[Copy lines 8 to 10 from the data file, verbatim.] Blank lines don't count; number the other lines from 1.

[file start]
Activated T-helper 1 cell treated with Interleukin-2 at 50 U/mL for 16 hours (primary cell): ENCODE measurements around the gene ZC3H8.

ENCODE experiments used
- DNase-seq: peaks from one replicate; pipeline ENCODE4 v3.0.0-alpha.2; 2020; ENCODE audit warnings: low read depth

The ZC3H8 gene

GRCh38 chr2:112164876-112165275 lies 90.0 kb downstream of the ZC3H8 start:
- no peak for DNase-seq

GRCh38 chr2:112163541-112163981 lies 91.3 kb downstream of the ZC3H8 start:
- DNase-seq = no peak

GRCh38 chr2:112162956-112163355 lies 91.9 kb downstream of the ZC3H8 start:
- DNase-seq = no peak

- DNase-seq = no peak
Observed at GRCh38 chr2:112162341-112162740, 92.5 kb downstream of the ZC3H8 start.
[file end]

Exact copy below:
- DNase-seq = no peak

GRCh38 chr2:112162956-112163355 lies 91.9 kb downstream of the ZC3H8 start:
- DNase-seq = no peak